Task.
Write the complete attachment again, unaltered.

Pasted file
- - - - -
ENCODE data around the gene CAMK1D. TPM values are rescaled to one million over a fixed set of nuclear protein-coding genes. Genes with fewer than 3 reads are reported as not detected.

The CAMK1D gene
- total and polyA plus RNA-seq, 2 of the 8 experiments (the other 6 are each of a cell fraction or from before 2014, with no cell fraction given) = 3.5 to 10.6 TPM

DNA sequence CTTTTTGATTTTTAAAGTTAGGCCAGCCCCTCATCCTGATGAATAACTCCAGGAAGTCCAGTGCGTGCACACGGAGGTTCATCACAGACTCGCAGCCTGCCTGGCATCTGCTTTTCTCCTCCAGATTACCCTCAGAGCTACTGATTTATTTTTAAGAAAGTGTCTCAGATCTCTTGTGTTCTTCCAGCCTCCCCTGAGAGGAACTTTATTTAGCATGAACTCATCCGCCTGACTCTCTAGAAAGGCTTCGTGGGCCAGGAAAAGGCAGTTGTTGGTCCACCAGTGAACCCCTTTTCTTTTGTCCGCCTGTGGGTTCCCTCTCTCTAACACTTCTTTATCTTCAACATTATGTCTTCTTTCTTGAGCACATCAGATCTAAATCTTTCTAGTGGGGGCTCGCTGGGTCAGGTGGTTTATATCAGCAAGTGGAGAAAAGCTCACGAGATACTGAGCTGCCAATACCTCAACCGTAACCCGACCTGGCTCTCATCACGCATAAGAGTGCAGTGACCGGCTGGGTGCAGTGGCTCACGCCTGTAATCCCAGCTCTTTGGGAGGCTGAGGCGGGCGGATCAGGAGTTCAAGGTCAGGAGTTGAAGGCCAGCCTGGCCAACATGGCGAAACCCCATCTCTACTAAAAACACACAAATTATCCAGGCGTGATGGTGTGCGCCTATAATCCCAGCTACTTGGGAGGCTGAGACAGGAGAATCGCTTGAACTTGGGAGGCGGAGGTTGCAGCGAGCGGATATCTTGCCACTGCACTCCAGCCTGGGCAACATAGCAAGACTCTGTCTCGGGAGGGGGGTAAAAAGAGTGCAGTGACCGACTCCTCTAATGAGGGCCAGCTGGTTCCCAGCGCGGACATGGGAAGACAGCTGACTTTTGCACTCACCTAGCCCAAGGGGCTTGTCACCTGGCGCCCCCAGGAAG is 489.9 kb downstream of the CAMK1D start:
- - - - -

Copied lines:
ENCODE data around the gene CAMK1D. TPM values are rescaled to one million over a fixed set of nuclear protein-coding genes. Genes with fewer than 3 reads are reported as not detected.

The CAMK1D gene
- total and polyA plus RNA-seq, 2 of the 8 experiments (the other 6 are each of a cell fraction or from before 2014, with no cell fraction given) = 3.5 to 10.6 TPM

DNA sequence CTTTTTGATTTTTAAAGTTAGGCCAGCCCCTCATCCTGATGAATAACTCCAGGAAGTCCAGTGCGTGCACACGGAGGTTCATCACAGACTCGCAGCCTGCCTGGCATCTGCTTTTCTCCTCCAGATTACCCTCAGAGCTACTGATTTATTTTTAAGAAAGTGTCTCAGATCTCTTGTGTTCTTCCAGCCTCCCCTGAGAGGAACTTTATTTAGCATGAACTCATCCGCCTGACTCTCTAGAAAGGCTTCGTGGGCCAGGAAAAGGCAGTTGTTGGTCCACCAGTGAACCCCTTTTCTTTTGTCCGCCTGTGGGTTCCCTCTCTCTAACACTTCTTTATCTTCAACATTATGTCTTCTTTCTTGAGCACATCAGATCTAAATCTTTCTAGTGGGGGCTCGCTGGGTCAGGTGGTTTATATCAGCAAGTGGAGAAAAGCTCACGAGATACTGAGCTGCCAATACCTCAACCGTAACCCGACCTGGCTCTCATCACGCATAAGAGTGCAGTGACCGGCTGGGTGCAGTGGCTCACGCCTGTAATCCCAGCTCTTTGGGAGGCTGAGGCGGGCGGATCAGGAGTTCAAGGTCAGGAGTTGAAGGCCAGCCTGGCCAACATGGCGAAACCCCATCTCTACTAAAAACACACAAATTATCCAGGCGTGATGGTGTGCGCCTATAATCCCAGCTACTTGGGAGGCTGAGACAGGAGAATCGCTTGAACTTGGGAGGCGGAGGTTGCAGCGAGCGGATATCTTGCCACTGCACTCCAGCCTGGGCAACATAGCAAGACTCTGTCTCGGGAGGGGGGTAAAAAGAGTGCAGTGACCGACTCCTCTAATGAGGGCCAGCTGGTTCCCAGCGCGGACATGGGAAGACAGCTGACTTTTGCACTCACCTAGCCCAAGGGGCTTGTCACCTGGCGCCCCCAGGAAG is 489.9 kb downstream of the CAMK1D start: